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Scandal-Plagued VA Overhaul Slow, New Accountability Sought

Senate bills proposed as reports say roaches found in food at VA hospital

Bipartisan legislation led by VA Committee Chair Sen. Johnny Isakson comes two years after a law intended to reform the scandal-plagued VA health system took effect.  (Douglas Graham/CQ Roll Call File Photo)
Bipartisan legislation led by VA Committee Chair Sen. Johnny Isakson comes two years after a law intended to reform the scandal-plagued VA health system took effect.  (Douglas Graham/CQ Roll Call File Photo)

Senators took fresh steps this week in the slow effort to overhaul the beleaguered Veterans Affairs Department and hold it more accountable just as news broke of a new scandal — cockroaches in food at a VA hospital in Chicago.  

“Almost every morning there’s a story on the news about some other failure at a VA hospital,” said Sen. Johnny Isakson, R-Ga., who chairs the Veterans Affairs Committee.  

He said the Chicago story was “just another failure of care for our veterans that we need to see stopped.”  

Nearly every member of Isakson’s committee joined him on Thursday to unveil the Veterans First Act, the product of nearly a year of negotiations stemming from scandal over patient care at VA hospitals.  

The bipartisan bill combines other pieces of legislation aimed at increasing accountability, including lowering barriers to hire and fire senior executives, expanding health care programs, protecting whistle-blowers, reviewing the use of prescription drugs, increasing access to disability compensation, and expanding access to education.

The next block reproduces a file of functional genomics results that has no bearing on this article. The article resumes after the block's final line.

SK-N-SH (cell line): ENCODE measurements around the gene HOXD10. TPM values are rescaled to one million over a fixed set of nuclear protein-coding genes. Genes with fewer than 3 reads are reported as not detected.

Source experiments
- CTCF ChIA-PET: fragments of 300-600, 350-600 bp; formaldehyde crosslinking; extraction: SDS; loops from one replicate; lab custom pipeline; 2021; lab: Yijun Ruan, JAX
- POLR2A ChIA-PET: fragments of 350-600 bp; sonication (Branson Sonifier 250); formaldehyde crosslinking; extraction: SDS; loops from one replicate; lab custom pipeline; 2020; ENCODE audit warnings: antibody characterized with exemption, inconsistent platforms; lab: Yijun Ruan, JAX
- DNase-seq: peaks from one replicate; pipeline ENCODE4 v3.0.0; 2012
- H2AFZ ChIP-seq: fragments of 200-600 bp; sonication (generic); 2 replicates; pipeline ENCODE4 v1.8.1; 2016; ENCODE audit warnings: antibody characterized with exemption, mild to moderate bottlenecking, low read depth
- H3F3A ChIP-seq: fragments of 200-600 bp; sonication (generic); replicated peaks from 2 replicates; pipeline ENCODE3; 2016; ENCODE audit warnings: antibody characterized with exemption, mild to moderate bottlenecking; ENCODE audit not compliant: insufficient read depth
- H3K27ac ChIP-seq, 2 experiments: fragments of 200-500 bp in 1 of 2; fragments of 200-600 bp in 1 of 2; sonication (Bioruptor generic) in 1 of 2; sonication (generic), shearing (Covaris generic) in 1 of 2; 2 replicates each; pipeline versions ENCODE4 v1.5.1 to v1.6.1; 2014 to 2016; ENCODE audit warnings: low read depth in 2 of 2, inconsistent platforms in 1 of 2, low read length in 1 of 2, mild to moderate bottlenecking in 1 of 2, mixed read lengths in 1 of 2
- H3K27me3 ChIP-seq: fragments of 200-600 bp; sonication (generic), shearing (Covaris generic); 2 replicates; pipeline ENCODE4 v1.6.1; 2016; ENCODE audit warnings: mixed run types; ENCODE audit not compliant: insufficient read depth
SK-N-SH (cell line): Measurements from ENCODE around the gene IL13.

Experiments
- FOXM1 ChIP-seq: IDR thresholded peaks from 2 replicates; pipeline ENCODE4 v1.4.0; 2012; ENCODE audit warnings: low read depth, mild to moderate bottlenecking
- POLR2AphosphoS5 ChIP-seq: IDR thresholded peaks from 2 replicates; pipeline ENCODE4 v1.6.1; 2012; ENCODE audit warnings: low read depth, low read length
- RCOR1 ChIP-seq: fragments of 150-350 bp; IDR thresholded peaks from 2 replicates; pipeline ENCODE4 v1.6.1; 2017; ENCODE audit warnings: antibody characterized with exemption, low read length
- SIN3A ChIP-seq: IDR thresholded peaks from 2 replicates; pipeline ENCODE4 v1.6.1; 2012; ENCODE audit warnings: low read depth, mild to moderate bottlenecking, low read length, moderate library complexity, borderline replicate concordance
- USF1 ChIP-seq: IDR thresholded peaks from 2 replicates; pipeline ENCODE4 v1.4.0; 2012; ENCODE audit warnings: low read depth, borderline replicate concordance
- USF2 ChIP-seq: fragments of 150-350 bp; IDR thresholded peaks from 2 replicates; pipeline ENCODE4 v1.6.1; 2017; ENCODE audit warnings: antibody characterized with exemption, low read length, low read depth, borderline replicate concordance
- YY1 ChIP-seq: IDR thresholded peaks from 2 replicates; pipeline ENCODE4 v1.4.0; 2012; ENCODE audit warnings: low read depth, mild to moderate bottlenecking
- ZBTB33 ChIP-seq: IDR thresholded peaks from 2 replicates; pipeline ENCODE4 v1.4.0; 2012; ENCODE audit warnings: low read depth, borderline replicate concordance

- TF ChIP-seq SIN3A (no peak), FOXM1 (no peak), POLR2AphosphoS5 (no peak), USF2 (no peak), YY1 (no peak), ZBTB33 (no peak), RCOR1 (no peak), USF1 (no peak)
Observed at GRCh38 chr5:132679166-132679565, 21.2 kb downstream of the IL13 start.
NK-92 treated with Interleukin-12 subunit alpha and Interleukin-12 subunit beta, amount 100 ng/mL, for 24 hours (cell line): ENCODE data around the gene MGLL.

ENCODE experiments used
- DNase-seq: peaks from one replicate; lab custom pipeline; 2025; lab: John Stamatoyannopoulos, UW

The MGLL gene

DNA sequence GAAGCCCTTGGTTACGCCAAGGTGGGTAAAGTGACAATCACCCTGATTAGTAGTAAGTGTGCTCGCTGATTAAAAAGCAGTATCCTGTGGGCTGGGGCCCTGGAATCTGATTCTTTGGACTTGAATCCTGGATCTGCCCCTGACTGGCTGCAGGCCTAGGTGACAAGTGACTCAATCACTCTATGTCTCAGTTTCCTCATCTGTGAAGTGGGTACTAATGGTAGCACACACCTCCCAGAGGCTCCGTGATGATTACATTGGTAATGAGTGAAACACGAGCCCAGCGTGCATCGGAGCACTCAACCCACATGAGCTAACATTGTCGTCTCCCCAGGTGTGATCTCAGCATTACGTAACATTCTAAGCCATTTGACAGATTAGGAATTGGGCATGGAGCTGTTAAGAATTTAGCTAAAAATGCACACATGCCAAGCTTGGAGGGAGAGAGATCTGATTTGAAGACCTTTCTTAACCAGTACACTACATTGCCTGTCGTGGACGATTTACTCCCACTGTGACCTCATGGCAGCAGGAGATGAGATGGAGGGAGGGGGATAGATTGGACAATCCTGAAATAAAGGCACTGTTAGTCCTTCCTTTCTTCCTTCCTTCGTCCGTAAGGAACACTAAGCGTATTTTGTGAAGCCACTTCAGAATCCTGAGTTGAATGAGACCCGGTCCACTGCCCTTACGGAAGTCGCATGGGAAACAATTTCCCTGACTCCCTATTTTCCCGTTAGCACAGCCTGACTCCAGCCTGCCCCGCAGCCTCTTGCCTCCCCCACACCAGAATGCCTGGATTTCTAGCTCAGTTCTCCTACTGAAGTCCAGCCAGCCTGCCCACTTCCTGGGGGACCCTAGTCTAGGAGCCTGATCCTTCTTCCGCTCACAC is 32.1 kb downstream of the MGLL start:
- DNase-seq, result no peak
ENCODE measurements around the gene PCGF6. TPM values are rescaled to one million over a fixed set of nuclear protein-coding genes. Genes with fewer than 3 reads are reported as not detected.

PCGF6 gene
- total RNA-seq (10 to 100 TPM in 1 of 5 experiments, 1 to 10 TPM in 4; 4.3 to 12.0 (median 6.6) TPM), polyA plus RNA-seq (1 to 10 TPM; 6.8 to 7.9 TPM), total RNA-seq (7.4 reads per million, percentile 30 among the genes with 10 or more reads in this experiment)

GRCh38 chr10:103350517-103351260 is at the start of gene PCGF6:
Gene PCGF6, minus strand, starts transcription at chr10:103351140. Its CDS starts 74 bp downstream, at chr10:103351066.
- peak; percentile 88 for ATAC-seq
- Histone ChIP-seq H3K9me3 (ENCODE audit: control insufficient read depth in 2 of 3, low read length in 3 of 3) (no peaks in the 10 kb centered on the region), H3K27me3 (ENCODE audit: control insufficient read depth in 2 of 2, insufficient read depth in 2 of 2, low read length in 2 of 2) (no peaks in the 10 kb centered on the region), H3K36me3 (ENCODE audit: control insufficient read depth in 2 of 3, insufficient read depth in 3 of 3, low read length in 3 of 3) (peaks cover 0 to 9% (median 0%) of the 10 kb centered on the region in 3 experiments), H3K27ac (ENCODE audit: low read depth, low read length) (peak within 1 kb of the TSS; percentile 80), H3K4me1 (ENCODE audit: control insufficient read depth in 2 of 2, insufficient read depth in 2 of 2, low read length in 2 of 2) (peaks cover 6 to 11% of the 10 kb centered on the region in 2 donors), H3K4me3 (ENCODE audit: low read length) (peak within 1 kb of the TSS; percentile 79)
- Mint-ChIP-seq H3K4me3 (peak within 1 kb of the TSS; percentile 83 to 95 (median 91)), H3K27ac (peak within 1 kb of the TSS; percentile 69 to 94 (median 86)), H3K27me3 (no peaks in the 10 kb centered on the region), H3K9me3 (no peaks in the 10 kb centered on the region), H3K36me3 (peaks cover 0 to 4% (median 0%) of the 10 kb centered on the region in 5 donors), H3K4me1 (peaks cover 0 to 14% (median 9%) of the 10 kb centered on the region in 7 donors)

Isakson said leaders from both parties were aware of the legislation but declined to say when it might be considered, especially in light of the constrained congressional calendar in an election year.  

He also could not recall the cost of the legislation, but said savings are included in the bill and veterans benefits would not be cut.  

The VA health administration serves more than 8.7 million veterans annually, according to agency figures.  

The committee’s announcement came a day after a group of Republican senators announced plans to introduce legislation of their own — the Care Veterans Deserve Act, which would seek to address the persistent problem of lengthy wait times for health care.  

Two years ago, alarming shortcomings centered around delayed care and administrative oversight at some VA hospitals were uncovered. The scandal led to the resignation of Veterans Secretary Eric Shinseki, and prompted hearings and congressional action to address the problems.  

But a 2o14 overhaul law has not been effectively implemented, prompting the new legislative efforts.  

“It’s a little bit like fixing a plane while you’re flying it,” said Sen. Richard Blumenthal, D-Conn., the top Democrat on the Veterans Affairs panel.  

“This system can be and must be improved and this measure will help advance its efficiency and its fairness,” he said of the committee proposal.  

The VA has said that challenges remain, but noted improvements in reducing a backlog in disability claims as well as wait times for medical appointments. In a statement on Thursday, the agency highlighted the committee bill, but noted that it lacked some VA priorities.  

“There is much to support in the bill, and we appreciate the collaboration with the Senate Veterans’ Affairs Committee and other stakeholders. However, the bill does not include much needed legislation to reform the outdated and inefficient appeals process or establish a comprehensive approach for consolidation of community care in order to streamline the complex approval process for veterans, employees, and providers,” the agency said.  

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